AEMO calls for urgent action in updated energy plan


The Australian Energy Market Operator (AEMO) has today published the draft version of its 2024 Integrated System Plan (ISP) outlining an optimal development path of investments it says are essential to maintain reliable electricity supply as Australia makes the switch from fossil fuels to firmed renewables.

“The energy transition is a once-in-a-century change to the way energy is generated, stored, moved, and used across the economy,” AEMO said. “As well as the shift from coal to firmed renewables, it will treble capacity to meet future demand, and enable a two-way flow of electricity across the grid.”

The market operator said urgent action is needed to meet consumers’ energy needs for secure and reliable energy, and to achieve net zero emissions targets as the National Electricity Market (NEM) moves away from its traditional dependency on coal-fired generation.

“The plan maps out urgent investment so that homes and businesses continue to access reliable and affordable electricity, both in the coming decade when 90% of coal generation is expected to retire, and beyond to 2050,” AEMO Chief Executive Officer Daniel Westerman said.

“In the next decade, this plan shows the need for 5,000 kilometres of transmission, both new projects and those underway, triple renewable generation and double dispatchable storage, hydro and gas-powered generation.”

The Draft 2024 ISP forecasts that Australia’s remaining coal fleet will close two to three times faster than originally announced with the most likely ‘step change’ scenario – assessed as the most likely scenario for planning activities by AEMO based on input from more than 1,300 industry stakeholders – showing about 90% of the current 21 GW of coal capacity will retire by 2034-35, and all before 2040.

“Our updated analysis shows that Australia’s coal power stations are likely to close earlier than planned, and Australians are electrifying their homes and businesses at a faster rate,” Westerman said.

Electricity consumption NEM (TWh, 2009-10 to 2049-50, Step Change).

Image: AEMO

Overall, allowing for continued growth in energy efficiency, electricity consumption across the NEM is forecast to continue rising from about 195 TWh to more than 420 TWh in 2049-50.

Forecasts show growth in residential consumption increases to 150 TWh by 2050. However, uptake of energy efficient measures offset this increase, resulting in underlying consumption of 110 TWh. Continued growth in rooftop solar further reduces reliance on the grid to only 40 TWh across the year by 2050 – about the same as what it is today.

Business and industry total consumption is however forecast to more than double from today’s 145 TWh to almost 345 TWh in 2050.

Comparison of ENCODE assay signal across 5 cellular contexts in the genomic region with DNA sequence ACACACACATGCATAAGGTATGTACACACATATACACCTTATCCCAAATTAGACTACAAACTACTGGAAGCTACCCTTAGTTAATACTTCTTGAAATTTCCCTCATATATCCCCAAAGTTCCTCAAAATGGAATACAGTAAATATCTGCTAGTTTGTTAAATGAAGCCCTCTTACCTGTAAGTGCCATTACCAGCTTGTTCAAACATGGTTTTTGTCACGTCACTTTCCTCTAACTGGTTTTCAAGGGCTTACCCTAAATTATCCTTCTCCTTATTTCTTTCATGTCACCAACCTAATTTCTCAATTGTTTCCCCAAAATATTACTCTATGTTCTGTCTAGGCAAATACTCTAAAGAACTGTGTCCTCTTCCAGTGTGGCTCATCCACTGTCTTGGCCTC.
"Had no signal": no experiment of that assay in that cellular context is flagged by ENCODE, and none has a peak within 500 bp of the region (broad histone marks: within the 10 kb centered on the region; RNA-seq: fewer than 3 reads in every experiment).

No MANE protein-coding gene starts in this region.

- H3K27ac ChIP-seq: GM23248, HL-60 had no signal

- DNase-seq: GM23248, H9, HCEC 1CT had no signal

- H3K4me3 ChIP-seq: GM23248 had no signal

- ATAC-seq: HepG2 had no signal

AEMO said the transformation of Australia’s energy system is well underway with new investments in renewable generation and storage accelerating but “the need for investment in infrastructure remains urgent.”

Previous iterations of the ISP set an ambitious pace for investment and AEMO said those projects now need to be delivered with “the possibility of replacement generation not being available when coal plants retire real and growing, and a risk that must be avoided.”

The optimal development path (ODP) identified by AEMO in the Draft 2024 ISP calls for investment that would triple grid-scale variable renewable generation to 57 GW by 2030 and increase it seven-fold to 126 GW by 2050.

It would also add almost four times the firming capacity from dispatchable storage, hydro and gas-powered generation to 74 GW by 2050 and support a four-fold increase in rooftop solar capacity reaching 72 GW by 2050, and facilitate the use of consumer-owned batteries and virtual power plants (VPPs) to deliver 27 GW of flexible demand response for the NEM.

AEMO said close to 10,000 kilometres of new and upgraded transmission to connect these assets to consumers will be needed by 2050.

The ODP contains largely the same major transmission projects as in the 2022 ISP. Five committed and anticipated projects are underway for delivery. Five previously actionable projects remain actionable and are advancing, and two future projects have now progressed to actionable status as planned.

Westerman did acknowledge that progress on planned projects is being slowed by factors including community acceptance, cost pressures, supply chain issues, workforce shortages and investment uncertainty.

“While progress is being made, the transition is urgent and faces significant risks if market and policy settings, social licence and supply chain issues are not addressed,” he said.

Clean Energy Council Chief Executive Kane Thornton said the latest draft ISP is a call to action that places the urgent need to support the industry in building new renewable generation and storage in sharp focus.

“This reaffirms renewables are the key to meeting the energy needs of Australian homes and businesses, and our commitment to achieving net-zero by 2050,” he said.

“Renewables lead the pack in providing the most reliable energy at the lowest cost, right now, and into the future.

​“The debates around this are effectively over and can now be placed in the category of unhelpful distractions as the renewables industry gets on with the job of building what is required to secure Australia’s future.”

Public consultation will be open on the draft ISP until 16 February 2024, with the final report to be published by 28 June 2024.

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